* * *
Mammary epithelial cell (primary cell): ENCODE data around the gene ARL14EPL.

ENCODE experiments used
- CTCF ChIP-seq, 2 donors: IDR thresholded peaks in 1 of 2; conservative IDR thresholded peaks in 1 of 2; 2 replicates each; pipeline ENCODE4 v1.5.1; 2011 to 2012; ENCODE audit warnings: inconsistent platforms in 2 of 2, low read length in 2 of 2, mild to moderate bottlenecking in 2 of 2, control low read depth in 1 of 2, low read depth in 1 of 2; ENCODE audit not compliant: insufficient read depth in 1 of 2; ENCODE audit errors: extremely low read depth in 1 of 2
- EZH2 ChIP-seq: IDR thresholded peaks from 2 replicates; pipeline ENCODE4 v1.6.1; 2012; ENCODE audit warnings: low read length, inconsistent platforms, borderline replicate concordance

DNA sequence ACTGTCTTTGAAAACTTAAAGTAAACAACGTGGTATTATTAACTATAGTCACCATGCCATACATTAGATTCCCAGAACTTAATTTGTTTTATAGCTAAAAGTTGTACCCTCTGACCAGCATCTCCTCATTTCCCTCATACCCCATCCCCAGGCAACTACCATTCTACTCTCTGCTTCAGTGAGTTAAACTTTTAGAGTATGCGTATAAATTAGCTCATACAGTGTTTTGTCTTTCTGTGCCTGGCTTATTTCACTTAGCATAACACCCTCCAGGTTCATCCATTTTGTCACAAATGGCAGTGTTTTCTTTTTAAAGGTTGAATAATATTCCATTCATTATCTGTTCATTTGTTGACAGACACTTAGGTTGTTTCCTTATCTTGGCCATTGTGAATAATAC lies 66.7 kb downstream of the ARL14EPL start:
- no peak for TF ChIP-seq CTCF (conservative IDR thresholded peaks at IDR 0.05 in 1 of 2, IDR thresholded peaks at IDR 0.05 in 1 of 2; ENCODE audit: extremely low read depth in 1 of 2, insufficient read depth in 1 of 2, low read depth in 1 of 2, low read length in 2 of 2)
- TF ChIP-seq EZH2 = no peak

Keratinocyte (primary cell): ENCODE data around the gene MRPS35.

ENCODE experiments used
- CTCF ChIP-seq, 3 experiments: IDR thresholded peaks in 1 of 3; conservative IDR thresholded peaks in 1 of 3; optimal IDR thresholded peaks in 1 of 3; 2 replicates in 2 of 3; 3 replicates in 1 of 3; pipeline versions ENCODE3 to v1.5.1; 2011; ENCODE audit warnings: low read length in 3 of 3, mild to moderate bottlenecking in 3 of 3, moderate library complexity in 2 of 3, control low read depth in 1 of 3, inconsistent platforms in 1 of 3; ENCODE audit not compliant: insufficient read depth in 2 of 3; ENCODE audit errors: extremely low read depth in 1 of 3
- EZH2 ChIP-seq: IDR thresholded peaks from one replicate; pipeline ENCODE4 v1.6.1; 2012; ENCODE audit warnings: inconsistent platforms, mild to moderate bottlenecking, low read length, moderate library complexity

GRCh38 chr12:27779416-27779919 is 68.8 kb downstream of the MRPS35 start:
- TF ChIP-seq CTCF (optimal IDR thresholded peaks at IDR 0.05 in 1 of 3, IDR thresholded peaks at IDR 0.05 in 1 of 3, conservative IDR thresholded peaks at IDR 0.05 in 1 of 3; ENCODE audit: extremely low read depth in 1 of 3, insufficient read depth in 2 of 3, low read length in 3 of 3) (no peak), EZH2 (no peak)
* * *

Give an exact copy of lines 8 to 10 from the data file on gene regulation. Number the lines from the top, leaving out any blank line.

Keratinocyte (primary cell): ENCODE data around the gene MRPS35.

ENCODE experiments used
- CTCF ChIP-seq, 3 experiments: IDR thresholded peaks in 1 of 3; conservative IDR thresholded peaks in 1 of 3; optimal IDR thresholded peaks in 1 of 3; 2 replicates in 2 of 3; 3 replicates in 1 of 3; pipeline versions ENCODE3 to v1.5.1; 2011; ENCODE audit warnings: low read length in 3 of 3, mild to moderate bottlenecking in 3 of 3, moderate library complexity in 2 of 3, control low read depth in 1 of 3, inconsistent platforms in 1 of 3; ENCODE audit not compliant: insufficient read depth in 2 of 3; ENCODE audit errors: extremely low read depth in 1 of 3